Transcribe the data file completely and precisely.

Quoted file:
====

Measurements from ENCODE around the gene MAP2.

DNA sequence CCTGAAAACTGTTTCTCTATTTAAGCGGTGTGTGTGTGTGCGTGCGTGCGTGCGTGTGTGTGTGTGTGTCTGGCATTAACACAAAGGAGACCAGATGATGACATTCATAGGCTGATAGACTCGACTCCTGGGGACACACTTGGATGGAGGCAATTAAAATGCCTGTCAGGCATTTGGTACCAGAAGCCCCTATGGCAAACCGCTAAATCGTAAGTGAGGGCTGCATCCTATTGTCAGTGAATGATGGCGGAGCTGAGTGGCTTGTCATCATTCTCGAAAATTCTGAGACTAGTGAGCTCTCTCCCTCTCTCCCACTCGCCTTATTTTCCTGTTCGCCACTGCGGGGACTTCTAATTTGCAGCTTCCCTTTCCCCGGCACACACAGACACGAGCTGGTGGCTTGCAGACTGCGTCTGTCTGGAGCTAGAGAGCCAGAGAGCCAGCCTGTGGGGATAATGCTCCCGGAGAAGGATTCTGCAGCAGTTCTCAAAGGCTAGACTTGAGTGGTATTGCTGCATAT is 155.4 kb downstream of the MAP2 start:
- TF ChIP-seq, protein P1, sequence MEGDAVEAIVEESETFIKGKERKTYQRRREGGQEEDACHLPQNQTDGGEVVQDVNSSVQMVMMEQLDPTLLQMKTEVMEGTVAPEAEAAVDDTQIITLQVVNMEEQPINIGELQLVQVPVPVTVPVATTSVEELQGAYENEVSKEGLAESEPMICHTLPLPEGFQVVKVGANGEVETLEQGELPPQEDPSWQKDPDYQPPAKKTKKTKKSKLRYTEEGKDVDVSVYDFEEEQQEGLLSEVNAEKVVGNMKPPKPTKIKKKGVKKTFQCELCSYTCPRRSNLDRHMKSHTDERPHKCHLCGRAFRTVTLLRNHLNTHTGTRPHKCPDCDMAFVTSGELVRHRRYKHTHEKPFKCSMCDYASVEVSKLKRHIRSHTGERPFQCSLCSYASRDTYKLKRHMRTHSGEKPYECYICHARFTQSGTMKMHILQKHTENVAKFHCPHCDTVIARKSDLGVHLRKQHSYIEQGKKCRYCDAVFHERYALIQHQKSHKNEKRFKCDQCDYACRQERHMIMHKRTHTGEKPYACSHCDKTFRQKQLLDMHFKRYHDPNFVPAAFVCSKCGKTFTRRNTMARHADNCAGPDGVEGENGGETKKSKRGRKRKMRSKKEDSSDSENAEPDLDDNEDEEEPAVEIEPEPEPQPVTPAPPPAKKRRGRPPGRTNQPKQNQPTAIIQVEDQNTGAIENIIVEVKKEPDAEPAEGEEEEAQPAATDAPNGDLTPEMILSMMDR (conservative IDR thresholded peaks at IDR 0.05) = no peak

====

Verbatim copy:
Measurements from ENCODE around the gene MAP2.

DNA sequence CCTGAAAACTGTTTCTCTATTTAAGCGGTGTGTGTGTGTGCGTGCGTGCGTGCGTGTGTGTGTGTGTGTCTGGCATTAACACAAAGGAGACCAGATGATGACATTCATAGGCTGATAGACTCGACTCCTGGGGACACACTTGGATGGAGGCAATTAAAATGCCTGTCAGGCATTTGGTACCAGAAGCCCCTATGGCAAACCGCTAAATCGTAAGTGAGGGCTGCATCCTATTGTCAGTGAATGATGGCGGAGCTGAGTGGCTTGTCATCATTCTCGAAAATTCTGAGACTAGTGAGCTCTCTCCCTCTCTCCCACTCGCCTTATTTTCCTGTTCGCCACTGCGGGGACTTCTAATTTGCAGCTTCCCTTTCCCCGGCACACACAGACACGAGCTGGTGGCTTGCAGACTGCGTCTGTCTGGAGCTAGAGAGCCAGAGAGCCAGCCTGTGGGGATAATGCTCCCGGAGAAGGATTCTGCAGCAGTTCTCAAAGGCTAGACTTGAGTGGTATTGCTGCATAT is 155.4 kb downstream of the MAP2 start:
- TF ChIP-seq, protein P1, sequence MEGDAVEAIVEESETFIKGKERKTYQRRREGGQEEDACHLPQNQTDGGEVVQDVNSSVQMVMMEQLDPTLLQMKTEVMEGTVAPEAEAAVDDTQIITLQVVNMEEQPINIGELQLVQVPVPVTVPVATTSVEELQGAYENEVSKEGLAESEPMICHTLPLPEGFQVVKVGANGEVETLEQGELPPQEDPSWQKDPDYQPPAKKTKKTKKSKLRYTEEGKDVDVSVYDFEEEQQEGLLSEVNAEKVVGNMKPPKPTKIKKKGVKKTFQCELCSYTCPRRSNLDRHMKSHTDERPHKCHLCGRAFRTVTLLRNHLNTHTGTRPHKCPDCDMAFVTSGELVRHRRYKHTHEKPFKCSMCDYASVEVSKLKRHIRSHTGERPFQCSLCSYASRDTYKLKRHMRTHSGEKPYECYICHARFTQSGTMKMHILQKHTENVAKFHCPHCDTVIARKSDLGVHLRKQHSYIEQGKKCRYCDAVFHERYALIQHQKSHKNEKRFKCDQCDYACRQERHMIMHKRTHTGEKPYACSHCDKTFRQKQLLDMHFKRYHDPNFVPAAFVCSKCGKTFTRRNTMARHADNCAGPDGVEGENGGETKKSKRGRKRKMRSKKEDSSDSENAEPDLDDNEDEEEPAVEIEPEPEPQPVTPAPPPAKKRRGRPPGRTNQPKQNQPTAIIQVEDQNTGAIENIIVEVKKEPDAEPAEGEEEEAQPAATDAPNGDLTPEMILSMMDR (conservative IDR thresholded peaks at IDR 0.05) = no peak